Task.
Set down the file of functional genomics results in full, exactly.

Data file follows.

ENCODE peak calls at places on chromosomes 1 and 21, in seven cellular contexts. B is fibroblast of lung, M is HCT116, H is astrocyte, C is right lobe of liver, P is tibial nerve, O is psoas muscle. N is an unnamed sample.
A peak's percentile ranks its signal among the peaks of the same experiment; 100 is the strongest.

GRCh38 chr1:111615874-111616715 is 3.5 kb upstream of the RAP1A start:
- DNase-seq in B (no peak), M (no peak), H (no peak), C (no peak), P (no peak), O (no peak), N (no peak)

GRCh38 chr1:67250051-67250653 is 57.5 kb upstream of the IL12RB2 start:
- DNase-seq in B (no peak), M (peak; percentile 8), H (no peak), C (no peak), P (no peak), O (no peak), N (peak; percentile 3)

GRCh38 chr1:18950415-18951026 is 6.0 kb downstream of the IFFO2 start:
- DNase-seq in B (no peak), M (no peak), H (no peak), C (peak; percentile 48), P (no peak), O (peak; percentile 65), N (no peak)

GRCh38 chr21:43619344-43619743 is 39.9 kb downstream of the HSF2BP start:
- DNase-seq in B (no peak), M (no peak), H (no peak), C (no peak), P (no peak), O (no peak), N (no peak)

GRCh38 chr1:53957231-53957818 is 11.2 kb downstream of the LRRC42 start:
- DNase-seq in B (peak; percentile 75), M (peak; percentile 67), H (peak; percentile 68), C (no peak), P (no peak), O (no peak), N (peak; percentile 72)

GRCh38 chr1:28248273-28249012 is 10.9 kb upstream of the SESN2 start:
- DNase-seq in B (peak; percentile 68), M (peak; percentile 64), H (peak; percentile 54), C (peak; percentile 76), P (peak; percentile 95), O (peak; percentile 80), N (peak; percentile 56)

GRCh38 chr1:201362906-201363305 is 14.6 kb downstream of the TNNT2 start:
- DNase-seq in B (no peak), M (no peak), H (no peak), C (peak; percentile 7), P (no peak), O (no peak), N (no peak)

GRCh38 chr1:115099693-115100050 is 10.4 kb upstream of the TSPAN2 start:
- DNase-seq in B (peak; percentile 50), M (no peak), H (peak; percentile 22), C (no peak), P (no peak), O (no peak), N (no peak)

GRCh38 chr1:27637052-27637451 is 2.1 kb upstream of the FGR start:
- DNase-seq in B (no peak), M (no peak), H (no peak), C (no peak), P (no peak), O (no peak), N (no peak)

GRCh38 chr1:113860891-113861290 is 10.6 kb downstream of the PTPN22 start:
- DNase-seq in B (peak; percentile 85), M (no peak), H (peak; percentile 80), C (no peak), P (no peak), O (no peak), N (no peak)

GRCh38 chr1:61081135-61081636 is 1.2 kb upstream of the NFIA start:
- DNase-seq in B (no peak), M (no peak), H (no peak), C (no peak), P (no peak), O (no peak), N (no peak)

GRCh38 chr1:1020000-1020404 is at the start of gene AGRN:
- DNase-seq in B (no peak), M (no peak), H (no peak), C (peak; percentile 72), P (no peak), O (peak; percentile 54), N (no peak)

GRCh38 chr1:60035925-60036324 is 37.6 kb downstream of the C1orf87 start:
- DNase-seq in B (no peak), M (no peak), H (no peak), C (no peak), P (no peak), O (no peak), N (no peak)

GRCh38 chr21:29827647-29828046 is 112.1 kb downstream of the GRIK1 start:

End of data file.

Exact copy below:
ENCODE peak calls at places on chromosomes 1 and 21, in seven cellular contexts. B is fibroblast of lung, M is HCT116, H is astrocyte, C is right lobe of liver, P is tibial nerve, O is psoas muscle. N is an unnamed sample.
A peak's percentile ranks its signal among the peaks of the same experiment; 100 is the strongest.

GRCh38 chr1:111615874-111616715 is 3.5 kb upstream of the RAP1A start:
- DNase-seq in B (no peak), M (no peak), H (no peak), C (no peak), P (no peak), O (no peak), N (no peak)

GRCh38 chr1:67250051-67250653 is 57.5 kb upstream of the IL12RB2 start:
- DNase-seq in B (no peak), M (peak; percentile 8), H (no peak), C (no peak), P (no peak), O (no peak), N (peak; percentile 3)

GRCh38 chr1:18950415-18951026 is 6.0 kb downstream of the IFFO2 start:
- DNase-seq in B (no peak), M (no peak), H (no peak), C (peak; percentile 48), P (no peak), O (peak; percentile 65), N (no peak)

GRCh38 chr21:43619344-43619743 is 39.9 kb downstream of the HSF2BP start:
- DNase-seq in B (no peak), M (no peak), H (no peak), C (no peak), P (no peak), O (no peak), N (no peak)

GRCh38 chr1:53957231-53957818 is 11.2 kb downstream of the LRRC42 start:
- DNase-seq in B (peak; percentile 75), M (peak; percentile 67), H (peak; percentile 68), C (no peak), P (no peak), O (no peak), N (peak; percentile 72)

GRCh38 chr1:28248273-28249012 is 10.9 kb upstream of the SESN2 start:
- DNase-seq in B (peak; percentile 68), M (peak; percentile 64), H (peak; percentile 54), C (peak; percentile 76), P (peak; percentile 95), O (peak; percentile 80), N (peak; percentile 56)

GRCh38 chr1:201362906-201363305 is 14.6 kb downstream of the TNNT2 start:
- DNase-seq in B (no peak), M (no peak), H (no peak), C (peak; percentile 7), P (no peak), O (no peak), N (no peak)

GRCh38 chr1:115099693-115100050 is 10.4 kb upstream of the TSPAN2 start:
- DNase-seq in B (peak; percentile 50), M (no peak), H (peak; percentile 22), C (no peak), P (no peak), O (no peak), N (no peak)

GRCh38 chr1:27637052-27637451 is 2.1 kb upstream of the FGR start:
- DNase-seq in B (no peak), M (no peak), H (no peak), C (no peak), P (no peak), O (no peak), N (no peak)

GRCh38 chr1:113860891-113861290 is 10.6 kb downstream of the PTPN22 start:
- DNase-seq in B (peak; percentile 85), M (no peak), H (peak; percentile 80), C (no peak), P (no peak), O (no peak), N (no peak)

GRCh38 chr1:61081135-61081636 is 1.2 kb upstream of the NFIA start:
- DNase-seq in B (no peak), M (no peak), H (no peak), C (no peak), P (no peak), O (no peak), N (no peak)

GRCh38 chr1:1020000-1020404 is at the start of gene AGRN:
- DNase-seq in B (no peak), M (no peak), H (no peak), C (peak; percentile 72), P (no peak), O (peak; percentile 54), N (no peak)

GRCh38 chr1:60035925-60036324 is 37.6 kb downstream of the C1orf87 start:
- DNase-seq in B (no peak), M (no peak), H (no peak), C (no peak), P (no peak), O (no peak), N (no peak)

GRCh38 chr21:29827647-29828046 is 112.1 kb downstream of the GRIK1 start: